Are Humans Herbivores or Omnivores?

As much as I could get behind having the speed and strength of a lion, comparing humans to carnivorous or even omnivorous animals is like comparing apples to oranges! There are a vast amount of biological differences that keep both species thriving on completely opposing diets. Humans, for example, have hands that work well for picking fruit off trees or plucking ripe vegetables from the ground. Those same hands would probably come in short when it comes to catching prey or tearing animal flesh because we didn’t get a set of claws. Even if we did manage catch prey, not only are human teeth underwhelmingly flat like an herbivore’s, but our jaws also set us apart from any meat-thriving animal. Our jaws move from side to side to grind up fruits and veggies, unlike an omnivore’s jaws which move only up and down to tear chunks out of their prey and swallow it whole. When it comes to digesting food, our livers and stomachs create even more omnivorous road-blocks! Omnivorous and carnivorous animals have shorts colons and intestines as well as highly acidic stomachs that allow meat to digest and pass through quickly so the animals won’t get sick. Our long livers reflecting of an herbivore’s and comparatively weak stomach acidity keep our bodies from fully breaking down meat, or benefitting from it as an omnivore would. And when it comes to animal products such as milk, there could definitely be a reason that no other species on the planet besides humans consumes the milk of another species. If we no longer need the  milk of our own mothers, maybe it’s time for humans to get off the cow breast milk, too!

But humans have been eating meat for hundreds of thousands of years, so can it really be that bad? Dr. Neal Bernard, President of the Physicians Committee for Responsible Medicine, concluded that humans have never adapted to the animal-product focused diet we all have learned to crave. “To this day, meat-eaters have a higher incidence of heart disease, cancer, diabetes, and other problems,” Dr. Bernard states. There might be a reason we never got the urge to bite a chunk out of our neighbor’s dog, after all!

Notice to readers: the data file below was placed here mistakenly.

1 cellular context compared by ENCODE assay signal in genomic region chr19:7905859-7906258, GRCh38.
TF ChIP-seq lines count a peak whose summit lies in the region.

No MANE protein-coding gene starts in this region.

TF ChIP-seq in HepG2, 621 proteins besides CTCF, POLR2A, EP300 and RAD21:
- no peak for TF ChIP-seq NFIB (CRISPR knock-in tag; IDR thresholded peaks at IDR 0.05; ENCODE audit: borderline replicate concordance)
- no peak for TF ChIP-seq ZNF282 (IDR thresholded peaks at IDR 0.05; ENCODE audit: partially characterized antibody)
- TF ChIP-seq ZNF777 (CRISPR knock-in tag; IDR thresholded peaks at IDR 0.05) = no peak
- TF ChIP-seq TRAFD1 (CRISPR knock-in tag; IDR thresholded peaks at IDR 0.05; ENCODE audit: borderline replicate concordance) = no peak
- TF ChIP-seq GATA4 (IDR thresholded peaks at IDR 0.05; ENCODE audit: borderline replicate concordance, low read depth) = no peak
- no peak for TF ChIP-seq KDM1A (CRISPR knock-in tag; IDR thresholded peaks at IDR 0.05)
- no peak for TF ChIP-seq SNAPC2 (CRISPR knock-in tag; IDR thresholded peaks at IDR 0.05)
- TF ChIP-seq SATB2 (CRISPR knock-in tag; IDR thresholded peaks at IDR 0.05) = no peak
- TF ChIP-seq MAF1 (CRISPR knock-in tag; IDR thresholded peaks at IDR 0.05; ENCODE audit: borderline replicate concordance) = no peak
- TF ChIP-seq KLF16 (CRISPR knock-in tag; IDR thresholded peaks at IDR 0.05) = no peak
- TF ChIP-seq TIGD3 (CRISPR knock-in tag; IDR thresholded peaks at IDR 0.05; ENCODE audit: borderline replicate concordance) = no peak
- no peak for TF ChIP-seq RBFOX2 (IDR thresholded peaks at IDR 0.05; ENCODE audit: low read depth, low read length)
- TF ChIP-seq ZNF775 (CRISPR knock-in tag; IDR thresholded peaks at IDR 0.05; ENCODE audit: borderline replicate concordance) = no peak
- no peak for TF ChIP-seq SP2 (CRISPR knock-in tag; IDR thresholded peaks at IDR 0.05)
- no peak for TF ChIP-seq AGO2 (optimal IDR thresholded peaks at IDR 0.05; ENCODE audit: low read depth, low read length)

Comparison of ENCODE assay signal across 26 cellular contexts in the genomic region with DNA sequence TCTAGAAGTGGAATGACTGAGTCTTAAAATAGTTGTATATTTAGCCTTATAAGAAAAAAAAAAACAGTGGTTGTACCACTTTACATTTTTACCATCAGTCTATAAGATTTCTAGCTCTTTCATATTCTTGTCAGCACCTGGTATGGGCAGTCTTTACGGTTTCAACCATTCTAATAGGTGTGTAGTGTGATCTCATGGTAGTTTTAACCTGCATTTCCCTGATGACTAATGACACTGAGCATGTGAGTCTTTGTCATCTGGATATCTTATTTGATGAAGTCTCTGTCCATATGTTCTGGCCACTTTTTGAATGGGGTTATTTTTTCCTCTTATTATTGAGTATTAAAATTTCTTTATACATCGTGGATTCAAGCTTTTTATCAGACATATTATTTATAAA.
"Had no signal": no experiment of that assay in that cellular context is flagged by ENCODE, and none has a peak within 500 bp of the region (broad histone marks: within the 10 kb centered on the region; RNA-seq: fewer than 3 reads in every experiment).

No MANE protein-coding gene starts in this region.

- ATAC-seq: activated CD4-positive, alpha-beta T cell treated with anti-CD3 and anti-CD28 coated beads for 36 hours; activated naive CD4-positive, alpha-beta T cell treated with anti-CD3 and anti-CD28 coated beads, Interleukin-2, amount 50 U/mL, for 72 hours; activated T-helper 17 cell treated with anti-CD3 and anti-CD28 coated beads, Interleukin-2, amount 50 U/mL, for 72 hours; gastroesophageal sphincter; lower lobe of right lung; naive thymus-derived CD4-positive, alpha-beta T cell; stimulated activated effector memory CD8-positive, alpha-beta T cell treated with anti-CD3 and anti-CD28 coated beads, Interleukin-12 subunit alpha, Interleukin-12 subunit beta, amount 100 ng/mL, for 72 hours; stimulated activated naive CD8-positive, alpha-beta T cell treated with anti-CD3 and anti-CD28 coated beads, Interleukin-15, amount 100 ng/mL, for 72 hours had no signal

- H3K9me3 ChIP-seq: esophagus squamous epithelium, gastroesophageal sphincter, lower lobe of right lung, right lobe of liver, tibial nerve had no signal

Signing off for the Sentient,

Sammi

Can Animal Agriculture be Humane?

Are “happy,” “ethical,” and “grass-fed” the trendy animal agriculture buzz words vegans have been waiting for?

Unfortunately, even if cows are fed grass of the lushest jade pastures and slept on their own personal clouds, the animal agriculture industry will infinitely be the farthest thing from happy or ethical. Humans have terrorized and abused animals so horribly and consistently that now it’s a hipster farming miracle just if the cows eat food that’s actually supposed to be in their diets. Is choosing not to feed cows to other cows really the best we can do when it comes to our treatment of our furry friends? Grass-fed and cage-free has never meant violence-free (as the rise of internet videos of these farms has led us to understand), but what are we saying about our own ethical conduct if not torturing animals before we kill and eat them is our end-all be-all? Of course not torturing animals before they’re killed is obviously better than a combination of the two, but letting animals live without being the receiving end of human violence should just be common, standard ethics rather than the phenomenon it is made out to be.

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The violence used in industrialized farming is only a part of the problem. It goes without saying that the animals raised in ethically marketed farms probably will be happier and healthier in comparison to animals encaged and being fed food that’s not meant for their bodies. However, happier and healthier doesn’t mean the animals will actually be happy or healthy. Regardless of the environment or conditions of these farms, the animals are still being used as machines to pleasure a human’s taste buds. Animals in dairy and egg farming will still get diseases from being used for their bodies beyond their natural capacity, as well as have their reproductive systems damaged, immune systems deteriorating, and their children torn away from them almost immediately after they first lay eyes on them. In farms that supply meat, animals are literally bred to be killed as babies so we can eat their flesh. There is no ethical hierarchy when it comes to the treatment of animals, but we as humans can choose to do better. Not to mention, grass-fed cow farms are still not slacking on the environmental destruction, and the glass of pus-filled, cow-blood-infused milk and plates of chicken periods (eggs) is definitely not our best look!

Signing off for the Sentient,

Sammi